ILP leader Jack Warner, who lost to political neophyte Marvin Gonzales in Lopinot/Bon Air West, said he is going into retirement.

Tough battle

Despite its victory, the Keith Rowley Government prevailed by a cliffhanger.

Because of the closure of Petrotrin, some, including Southerners, speculated that San Fernando West could have gone to the UNC but Attorney General Faris Al-Rawi held on and, after a robust fight, claimed a overwhelming victory, receiving over 10,131 votes. He becomes the first PNM MP to win San Fernando consecutively after Errol Mahabir. “I am overjoyed at San Fernando’s love because I want to finish the work I started,” he said last night.

The UNC fought hard in St Joseph in particular, but Health Minister Terrence Deyalsingh was rewarded for his work in the constituency and his ministry. He won 8,933 to 8,271.

In Tunapuna, homeboy Esmond Forde swept to victory against the man he labelled as a “parachuter” who landed in the constituency, football star David Nakhid.

In Toco/Sangre Grande, the PNM’s Roger Monroe, a former councillor, had a comfortable win, with 10,163 over the UNC’s Nabila Greene who received 7,081.

Despite the fact that she pulled out all the stops, UNC’s Jearlean John, who nursed the La Horquetta/Talparo seat for a considerable time, lost to political newbie Foster Cummings.

Meanwhile, the predictions of the pollsters of a tight race in Barataria/San Juan proved not to be so as a young attorney and a senator who has taken the spotlight on many occasions, Saddam Hosein, prevailed.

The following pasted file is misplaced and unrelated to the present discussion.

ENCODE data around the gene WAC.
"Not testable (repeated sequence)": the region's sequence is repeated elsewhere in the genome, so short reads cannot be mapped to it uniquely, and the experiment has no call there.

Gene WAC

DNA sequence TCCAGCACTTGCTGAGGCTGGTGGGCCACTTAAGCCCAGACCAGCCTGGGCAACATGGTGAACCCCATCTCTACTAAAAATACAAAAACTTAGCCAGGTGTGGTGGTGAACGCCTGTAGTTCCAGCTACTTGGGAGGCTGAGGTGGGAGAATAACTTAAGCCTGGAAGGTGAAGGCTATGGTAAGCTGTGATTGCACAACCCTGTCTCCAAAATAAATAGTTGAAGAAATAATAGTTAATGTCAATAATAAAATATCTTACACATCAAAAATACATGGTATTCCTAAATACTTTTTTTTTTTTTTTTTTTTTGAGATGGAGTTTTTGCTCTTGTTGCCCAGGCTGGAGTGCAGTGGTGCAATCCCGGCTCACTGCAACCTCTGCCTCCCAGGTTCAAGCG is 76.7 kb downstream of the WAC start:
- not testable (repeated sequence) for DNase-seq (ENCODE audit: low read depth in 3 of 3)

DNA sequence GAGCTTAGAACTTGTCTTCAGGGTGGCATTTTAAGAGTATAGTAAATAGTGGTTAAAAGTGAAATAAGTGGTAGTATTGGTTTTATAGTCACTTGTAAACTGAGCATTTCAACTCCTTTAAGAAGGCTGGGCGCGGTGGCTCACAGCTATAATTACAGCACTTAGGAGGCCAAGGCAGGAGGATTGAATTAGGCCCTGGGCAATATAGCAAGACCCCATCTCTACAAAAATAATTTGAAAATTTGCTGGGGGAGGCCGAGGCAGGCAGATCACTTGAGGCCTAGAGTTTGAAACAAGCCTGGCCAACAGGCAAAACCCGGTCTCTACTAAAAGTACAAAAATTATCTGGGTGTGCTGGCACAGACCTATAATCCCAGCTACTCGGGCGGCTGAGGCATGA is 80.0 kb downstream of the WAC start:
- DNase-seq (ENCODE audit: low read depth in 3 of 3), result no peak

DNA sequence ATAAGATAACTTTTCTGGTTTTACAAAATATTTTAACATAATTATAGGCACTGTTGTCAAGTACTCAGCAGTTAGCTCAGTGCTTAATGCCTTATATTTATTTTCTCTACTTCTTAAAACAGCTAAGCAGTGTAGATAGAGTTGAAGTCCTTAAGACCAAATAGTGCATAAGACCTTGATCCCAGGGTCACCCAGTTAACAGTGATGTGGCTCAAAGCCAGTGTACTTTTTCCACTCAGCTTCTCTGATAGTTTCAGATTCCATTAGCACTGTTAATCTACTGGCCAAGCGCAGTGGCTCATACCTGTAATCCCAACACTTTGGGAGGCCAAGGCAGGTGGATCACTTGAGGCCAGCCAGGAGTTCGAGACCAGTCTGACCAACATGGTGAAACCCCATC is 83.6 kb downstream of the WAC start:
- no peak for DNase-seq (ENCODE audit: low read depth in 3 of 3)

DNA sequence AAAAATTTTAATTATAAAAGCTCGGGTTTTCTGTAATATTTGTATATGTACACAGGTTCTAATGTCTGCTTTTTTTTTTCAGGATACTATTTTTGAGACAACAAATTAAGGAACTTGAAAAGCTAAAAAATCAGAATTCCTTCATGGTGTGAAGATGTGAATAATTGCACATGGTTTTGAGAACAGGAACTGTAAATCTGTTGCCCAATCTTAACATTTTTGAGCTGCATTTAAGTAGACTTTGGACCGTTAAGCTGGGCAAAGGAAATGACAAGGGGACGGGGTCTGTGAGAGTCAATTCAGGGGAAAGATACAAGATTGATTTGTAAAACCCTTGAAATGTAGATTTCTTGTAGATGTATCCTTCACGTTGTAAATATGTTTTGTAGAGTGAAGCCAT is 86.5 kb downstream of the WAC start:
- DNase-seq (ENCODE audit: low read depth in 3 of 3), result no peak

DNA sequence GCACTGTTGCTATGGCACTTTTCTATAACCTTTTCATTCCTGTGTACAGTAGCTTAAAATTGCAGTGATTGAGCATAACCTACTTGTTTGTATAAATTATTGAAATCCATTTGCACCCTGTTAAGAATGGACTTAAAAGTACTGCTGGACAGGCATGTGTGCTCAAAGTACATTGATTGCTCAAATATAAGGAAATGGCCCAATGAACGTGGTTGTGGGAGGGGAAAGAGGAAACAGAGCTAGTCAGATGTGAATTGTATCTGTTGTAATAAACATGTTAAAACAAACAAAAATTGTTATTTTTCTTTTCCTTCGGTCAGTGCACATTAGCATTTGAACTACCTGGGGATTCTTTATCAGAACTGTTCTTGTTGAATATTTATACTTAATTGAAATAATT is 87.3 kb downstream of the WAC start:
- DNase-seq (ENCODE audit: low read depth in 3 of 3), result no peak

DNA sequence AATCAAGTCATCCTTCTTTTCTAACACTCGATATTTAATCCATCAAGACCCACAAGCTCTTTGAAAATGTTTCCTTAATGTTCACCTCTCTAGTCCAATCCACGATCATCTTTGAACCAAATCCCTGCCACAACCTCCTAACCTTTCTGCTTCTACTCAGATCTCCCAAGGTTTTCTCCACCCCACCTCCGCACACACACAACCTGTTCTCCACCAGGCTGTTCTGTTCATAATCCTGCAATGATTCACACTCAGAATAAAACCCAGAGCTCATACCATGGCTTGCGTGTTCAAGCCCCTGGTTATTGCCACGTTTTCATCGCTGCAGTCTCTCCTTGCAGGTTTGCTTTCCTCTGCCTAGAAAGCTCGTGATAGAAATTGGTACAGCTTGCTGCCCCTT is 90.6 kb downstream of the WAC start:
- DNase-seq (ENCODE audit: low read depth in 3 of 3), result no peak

There was particular relief in Tobago and the victory of the two PNM MPs over Watson Duke was particularly sweet for party members and supporters. The UNC had been looking to Duke to help break the PNM’s hold over office, but he failed to deliver.

The UNC held on to Chaguanas East, with young Vandana Mohit beating Clarence Rambharat.

PM on Cabinet appointments and budget

The Prime Minister said he promised the young people that during this period his Government would digitise the country.

“And you will see that reflected in the appointments to the Cabinet. I promise you young people that I will take you into training programmes and expand our economy in agriculture. You will see that in the Cabinet and in the budget.

“As I leave you, I go to put a Cabinet together and soon after that we begin to put a budget in place, because once again soon after we are elected to Government, we have to go straight into preparing a budget. This is our first assignment. And I ask you to be patient. I asked you to be supportive. I asked you to leave behind all the aggravation of the election. Leave that baggage behind. Let us look ahead, firm in the gaze that we are looking at a future, a future which all of us have committed to and a future that says to us that we ought to have boundless faith in our destiny, a destiny that is largely in our hands,” the Prime Minister said.

He noted that the pandemic was still with us. “I shall be in Whitehall soon after I am sworn in and I will continue to provide this country with stable and sober leadership. Let us feel proud as a people that our democracy has worked,” he said to a loud applause.